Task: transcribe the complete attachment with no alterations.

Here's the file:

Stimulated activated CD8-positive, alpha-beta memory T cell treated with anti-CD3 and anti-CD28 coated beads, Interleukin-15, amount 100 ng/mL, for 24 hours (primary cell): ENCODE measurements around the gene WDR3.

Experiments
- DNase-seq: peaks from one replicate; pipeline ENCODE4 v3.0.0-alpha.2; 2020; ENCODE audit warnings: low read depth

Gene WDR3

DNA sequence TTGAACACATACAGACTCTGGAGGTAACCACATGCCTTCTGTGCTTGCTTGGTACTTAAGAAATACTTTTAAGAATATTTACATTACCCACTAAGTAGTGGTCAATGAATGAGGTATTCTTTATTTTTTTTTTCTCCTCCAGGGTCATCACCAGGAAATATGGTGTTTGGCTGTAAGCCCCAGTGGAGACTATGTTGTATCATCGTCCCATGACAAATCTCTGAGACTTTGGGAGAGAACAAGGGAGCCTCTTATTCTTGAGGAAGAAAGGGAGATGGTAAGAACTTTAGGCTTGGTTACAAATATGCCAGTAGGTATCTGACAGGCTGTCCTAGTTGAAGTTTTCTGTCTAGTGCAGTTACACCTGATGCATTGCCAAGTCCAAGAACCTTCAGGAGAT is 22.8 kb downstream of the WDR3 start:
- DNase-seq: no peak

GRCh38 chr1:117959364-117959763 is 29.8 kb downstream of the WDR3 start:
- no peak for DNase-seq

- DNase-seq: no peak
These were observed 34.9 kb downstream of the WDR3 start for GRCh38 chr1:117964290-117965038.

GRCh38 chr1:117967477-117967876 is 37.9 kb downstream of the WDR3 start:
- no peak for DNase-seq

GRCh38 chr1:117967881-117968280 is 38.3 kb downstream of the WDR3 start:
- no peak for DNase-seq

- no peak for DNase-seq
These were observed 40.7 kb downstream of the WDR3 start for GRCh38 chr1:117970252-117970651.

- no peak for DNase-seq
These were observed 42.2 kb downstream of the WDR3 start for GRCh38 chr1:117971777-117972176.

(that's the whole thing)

Stimulated activated CD8-positive, alpha-beta memory T cell treated with anti-CD3 and anti-CD28 coated beads, Interleukin-15, amount 100 ng/mL, for 24 hours (primary cell): ENCODE measurements around the gene WDR3.

Experiments
- DNase-seq: peaks from one replicate; pipeline ENCODE4 v3.0.0-alpha.2; 2020; ENCODE audit warnings: low read depth

Gene WDR3

DNA sequence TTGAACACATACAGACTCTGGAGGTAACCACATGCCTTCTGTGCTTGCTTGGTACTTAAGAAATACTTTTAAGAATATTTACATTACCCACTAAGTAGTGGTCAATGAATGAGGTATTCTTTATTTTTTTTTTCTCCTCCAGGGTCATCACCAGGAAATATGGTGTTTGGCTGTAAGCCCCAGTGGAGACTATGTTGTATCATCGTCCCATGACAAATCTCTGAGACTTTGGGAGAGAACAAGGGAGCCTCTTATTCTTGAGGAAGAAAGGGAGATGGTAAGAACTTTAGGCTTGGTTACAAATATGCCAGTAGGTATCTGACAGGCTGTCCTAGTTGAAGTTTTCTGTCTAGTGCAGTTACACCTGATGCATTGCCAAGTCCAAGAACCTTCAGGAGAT is 22.8 kb downstream of the WDR3 start:
- DNase-seq: no peak

GRCh38 chr1:117959364-117959763 is 29.8 kb downstream of the WDR3 start:
- no peak for DNase-seq

- DNase-seq: no peak
These were observed 34.9 kb downstream of the WDR3 start for GRCh38 chr1:117964290-117965038.

GRCh38 chr1:117967477-117967876 is 37.9 kb downstream of the WDR3 start:
- no peak for DNase-seq

GRCh38 chr1:117967881-117968280 is 38.3 kb downstream of the WDR3 start:
- no peak for DNase-seq

- no peak for DNase-seq
These were observed 40.7 kb downstream of the WDR3 start for GRCh38 chr1:117970252-117970651.

- no peak for DNase-seq
These were observed 42.2 kb downstream of the WDR3 start for GRCh38 chr1:117971777-117972176.